Tuesday, May 28, 2013

Sketchbook Page-2

sketchbook page, 2013
ballpoint pen
page 8.25" x 5.5" (20.955cm x 13.97cm)

More fun sketching.
I don't really do floral.
Unless I can find a way to be anti-floral.
I have plans to do a painting from these studies even if for fun.224

Thursday, May 23, 2013

Sketch Doodle Postcard Backside

Ballpoint pen on postcard, 2013
5" x 7" (12.7cm x 17.78cm)

Since I am working on several projects I don't have a lot to post so here is another sketch doodle.

This was done on the backside of a postcard tucked in my door by solicitors so I figured instead of feeding the recycle bin as usual I would make some use of it.

As you can see this kind of sketch doodling is very different from my usual work. That's the point.

It is a way to artistically get away from that. No pressure to 'make' anything. Just put pen to paper and see what emerges. I start with random scribbles and allow things to develop from there.223

Sunday, May 12, 2013

Local Landmarks - White Point Battery Bunker

"Whitepoint Battery Bunker"
watercolor on paper, 2012
6" x 8" (15.24cm x 20.32cm)
For Sale at Daily Paintworks, CLICK HERE

A battery here in San Pedro California built for WWII and part of Fort MacArthur Museum, but never used in defense.

Originally Battery 127, its name was officially changed to honor the memory of Colonel Paul Delmont Bunker, Battery Paul D Bunker, BCN-127, hence the Bunker in the name. It's not a military bunker, it's a gun battery.

The road leading into the picture from the bottom makes a nice S line passing up through the contrails, ghostly echoes of its guns which never fired in defense and are long gone.
Adding the contrails also gives the sky some dimension. I prefer to make my skies a participant in the painting as a whole with some kind of texture, instead of smoothly rendered with no thought.

This is part of a new series of local military landmarks, many of which are within a couple miles of home.
Another local San Pedro battery drawing here.222

Email Update

My contact email with AT&T is currently down and has been for several days.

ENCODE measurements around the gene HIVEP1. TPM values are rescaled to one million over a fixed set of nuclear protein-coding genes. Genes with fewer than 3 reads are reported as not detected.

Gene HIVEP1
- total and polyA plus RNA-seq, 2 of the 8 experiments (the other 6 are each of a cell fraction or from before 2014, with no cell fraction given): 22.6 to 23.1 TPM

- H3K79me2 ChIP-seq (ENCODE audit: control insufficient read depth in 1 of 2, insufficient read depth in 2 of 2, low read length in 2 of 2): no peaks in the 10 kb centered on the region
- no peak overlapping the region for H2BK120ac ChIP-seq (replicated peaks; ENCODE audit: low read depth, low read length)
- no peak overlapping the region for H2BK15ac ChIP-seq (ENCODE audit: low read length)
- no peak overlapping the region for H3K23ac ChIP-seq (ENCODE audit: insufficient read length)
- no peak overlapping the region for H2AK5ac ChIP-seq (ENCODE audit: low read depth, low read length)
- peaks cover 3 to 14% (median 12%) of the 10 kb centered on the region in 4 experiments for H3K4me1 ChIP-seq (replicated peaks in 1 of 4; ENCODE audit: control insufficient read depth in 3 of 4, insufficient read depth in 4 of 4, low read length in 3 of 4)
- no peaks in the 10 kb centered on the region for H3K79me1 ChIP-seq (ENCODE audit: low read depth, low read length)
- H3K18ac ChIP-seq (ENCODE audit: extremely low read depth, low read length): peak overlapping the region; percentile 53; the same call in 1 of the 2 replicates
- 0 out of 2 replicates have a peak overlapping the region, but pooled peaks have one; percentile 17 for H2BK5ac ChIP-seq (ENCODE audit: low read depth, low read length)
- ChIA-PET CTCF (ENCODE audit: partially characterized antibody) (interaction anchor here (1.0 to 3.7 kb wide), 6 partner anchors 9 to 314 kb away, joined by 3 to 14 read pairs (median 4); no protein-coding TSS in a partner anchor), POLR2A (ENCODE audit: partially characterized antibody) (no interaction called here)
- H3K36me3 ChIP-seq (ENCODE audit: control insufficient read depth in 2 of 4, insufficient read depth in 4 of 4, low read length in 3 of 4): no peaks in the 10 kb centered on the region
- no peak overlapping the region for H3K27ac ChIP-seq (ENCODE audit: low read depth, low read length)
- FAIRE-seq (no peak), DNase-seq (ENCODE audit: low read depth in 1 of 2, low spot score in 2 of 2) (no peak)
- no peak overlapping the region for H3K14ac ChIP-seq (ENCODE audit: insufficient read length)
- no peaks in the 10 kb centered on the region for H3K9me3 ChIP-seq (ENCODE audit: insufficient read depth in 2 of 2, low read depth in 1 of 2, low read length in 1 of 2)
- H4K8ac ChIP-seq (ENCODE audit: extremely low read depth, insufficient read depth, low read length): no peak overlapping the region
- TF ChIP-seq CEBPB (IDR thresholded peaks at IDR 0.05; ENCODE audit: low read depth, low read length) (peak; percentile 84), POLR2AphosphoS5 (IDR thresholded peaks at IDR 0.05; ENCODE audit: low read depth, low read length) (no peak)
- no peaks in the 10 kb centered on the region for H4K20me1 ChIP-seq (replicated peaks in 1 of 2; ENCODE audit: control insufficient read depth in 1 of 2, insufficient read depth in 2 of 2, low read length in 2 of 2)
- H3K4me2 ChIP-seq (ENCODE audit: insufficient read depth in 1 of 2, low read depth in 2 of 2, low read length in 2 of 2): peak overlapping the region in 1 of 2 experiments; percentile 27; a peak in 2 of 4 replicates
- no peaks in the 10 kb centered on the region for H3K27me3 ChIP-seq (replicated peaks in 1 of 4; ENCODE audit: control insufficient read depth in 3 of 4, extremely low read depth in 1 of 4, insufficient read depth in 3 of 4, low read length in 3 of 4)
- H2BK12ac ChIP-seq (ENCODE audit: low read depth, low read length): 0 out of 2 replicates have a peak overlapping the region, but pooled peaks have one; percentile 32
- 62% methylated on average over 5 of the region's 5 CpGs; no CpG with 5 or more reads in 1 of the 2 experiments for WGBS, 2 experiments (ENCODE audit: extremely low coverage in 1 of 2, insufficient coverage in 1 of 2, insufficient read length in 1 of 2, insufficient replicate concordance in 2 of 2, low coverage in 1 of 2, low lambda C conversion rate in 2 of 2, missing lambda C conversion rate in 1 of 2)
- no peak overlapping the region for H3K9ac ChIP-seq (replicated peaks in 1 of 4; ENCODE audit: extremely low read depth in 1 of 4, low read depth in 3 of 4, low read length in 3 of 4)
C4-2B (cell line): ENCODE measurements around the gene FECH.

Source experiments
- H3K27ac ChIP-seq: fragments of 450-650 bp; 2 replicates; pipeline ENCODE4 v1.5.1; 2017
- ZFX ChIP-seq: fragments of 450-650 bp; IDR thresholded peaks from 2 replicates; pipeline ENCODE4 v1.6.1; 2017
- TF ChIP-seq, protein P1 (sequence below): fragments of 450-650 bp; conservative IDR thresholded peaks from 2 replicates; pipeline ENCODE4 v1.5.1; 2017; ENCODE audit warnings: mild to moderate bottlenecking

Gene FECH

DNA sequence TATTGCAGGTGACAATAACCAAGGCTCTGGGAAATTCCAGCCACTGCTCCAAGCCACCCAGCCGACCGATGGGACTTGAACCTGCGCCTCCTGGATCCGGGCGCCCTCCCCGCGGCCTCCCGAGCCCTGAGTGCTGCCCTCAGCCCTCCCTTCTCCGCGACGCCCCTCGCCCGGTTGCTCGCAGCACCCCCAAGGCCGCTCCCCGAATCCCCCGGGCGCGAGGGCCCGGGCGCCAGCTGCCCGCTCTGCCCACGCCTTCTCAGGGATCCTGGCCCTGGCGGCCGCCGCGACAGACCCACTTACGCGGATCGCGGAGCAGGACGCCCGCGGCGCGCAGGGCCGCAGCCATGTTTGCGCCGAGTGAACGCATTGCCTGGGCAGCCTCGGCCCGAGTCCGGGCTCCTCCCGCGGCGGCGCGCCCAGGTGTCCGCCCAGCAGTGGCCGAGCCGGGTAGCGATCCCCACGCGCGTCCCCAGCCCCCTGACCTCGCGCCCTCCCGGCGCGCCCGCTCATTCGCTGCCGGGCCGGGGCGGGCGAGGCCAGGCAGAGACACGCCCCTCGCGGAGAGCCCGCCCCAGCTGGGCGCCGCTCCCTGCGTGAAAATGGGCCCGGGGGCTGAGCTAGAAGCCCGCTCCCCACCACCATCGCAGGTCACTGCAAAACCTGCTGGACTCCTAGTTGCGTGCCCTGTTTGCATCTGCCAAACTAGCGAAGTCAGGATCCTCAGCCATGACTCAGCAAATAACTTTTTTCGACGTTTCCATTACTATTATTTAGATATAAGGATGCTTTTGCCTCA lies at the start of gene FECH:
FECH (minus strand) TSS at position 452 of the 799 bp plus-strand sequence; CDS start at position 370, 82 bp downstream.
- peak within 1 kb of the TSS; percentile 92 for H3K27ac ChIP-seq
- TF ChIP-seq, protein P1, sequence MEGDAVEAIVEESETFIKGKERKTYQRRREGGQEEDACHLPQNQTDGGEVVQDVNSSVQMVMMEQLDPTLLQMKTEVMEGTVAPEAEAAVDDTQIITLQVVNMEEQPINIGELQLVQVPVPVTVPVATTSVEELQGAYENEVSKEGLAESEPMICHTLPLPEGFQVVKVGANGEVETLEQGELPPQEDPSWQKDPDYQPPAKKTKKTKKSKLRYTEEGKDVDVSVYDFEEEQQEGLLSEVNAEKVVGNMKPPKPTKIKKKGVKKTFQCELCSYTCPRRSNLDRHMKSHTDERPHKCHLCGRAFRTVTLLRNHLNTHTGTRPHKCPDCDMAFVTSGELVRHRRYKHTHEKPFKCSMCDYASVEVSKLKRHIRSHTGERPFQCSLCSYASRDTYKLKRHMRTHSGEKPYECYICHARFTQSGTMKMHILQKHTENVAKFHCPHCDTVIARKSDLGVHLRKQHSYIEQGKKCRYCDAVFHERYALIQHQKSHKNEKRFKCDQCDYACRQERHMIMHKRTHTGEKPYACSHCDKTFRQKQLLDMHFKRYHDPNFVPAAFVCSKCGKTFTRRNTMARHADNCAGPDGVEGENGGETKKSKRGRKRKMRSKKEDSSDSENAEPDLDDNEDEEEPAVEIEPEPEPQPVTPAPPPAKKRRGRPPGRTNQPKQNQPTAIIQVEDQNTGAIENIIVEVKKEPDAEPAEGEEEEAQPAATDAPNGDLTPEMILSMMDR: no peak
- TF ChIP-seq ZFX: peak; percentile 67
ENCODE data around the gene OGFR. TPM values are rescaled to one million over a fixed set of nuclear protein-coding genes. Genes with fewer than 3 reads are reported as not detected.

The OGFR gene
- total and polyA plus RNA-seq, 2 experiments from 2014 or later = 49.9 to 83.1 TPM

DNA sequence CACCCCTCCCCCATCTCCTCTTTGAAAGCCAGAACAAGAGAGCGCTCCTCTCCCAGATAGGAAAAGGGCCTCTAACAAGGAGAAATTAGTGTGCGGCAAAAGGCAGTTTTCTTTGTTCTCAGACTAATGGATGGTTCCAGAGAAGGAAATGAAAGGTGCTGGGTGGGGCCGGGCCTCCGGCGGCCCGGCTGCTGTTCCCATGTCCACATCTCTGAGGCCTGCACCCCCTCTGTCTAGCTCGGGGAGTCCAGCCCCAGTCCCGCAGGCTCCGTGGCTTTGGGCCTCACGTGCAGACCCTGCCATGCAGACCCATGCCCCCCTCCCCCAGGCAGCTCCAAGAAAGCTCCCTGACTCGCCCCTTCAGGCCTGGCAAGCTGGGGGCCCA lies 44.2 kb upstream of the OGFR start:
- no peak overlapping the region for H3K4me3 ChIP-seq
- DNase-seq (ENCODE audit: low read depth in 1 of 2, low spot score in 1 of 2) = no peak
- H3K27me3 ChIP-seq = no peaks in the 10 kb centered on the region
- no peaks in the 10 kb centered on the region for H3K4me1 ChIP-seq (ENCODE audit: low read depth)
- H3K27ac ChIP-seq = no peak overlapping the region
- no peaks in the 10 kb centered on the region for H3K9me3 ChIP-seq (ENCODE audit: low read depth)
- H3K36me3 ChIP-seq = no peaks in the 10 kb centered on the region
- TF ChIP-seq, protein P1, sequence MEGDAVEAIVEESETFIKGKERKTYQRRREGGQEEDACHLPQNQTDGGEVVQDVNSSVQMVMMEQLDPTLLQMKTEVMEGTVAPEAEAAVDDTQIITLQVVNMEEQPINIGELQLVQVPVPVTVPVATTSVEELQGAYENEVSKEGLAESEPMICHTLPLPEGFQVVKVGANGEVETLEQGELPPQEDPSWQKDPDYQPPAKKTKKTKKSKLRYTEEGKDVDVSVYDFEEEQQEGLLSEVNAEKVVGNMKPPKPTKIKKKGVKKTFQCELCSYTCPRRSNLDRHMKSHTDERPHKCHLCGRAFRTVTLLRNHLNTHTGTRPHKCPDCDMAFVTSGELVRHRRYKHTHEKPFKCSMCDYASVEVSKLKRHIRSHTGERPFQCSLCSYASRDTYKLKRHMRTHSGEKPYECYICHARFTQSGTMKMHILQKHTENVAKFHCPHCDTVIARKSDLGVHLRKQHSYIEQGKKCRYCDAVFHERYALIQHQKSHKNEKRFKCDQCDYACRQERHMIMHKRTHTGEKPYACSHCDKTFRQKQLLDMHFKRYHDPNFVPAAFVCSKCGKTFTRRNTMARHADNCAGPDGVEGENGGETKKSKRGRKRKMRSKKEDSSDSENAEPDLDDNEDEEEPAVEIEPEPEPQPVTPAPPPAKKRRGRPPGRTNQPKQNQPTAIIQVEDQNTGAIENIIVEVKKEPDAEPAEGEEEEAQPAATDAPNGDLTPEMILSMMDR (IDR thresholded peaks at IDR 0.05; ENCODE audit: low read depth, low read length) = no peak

Although I think I can send emails I can not receive emails.
I hope to have this resolved by the end of Monday May 13th.

Sorry for the inconvenience.
David J. Teter

I can not receive emails or send emails.

David J. Teter

It seems my email is working again.

Update 5/22/13:
Now I can't send emails, only receive. :(

Saturday, May 4, 2013

Curtain of Rain

"BNSF (Cajon Puddle)"
watercolor on paper, 2013
9" x 12.5" (22.86cm x 31.75cm)
For Sale at Daily Paintworks, CLICK HERE

Here's a recent work, a trio of BNSF locomotives, called a consist, passing through a curtain of rain, a sudden desert downpour, the kind that gives rise to flash floods.

The foreground puddle helped define the ground plane and gave the painting a cool starkness, like cut glass, hard sharp edges to play against the softer edges of middle and background. It also adds that element of danger, much like a lightening strike out of the blue, the idea of sudden downpours and flash floods. Otherwise the painting would (only) be a nice pleasant rain shower. So the rain puddle becomes the vehicle for that idea of danger, you can't miss it.
It is more on the man vs nature theme.

This is one of three styles or techniques I use in watercolor. It is traditional methods on watercolor paper but simplified, meant to have a more psychological impact. See this concrete plant, this river, and this lonely home for others.
My other traditional style is more hard edged and detailed or I as prefer to call it, clarified (Clarity). Another artist referred to it as intricate which I also prefer. Some treat 'detailed' as a bad word.

This is always a nice relief from the more intricate work which usually takes more planning, a tighter drawing and more careful application from the start. See this truck, this sulfur pile, and these two.

Here I focus on the big shapes, the main idea and how they communicate emotive qualities. This is more intuitive.
I like working these different ways, tight vs loose, going back and forth between the two. Both feed and compliment each other.
Doing the tighter work keeps these looser ones from getting too far out of control and doing these looser freer works reminds me to maintain expressive painterly qualities and keep it fresh.
I can't imagine spending my entire artistic career tied to one thing or style.221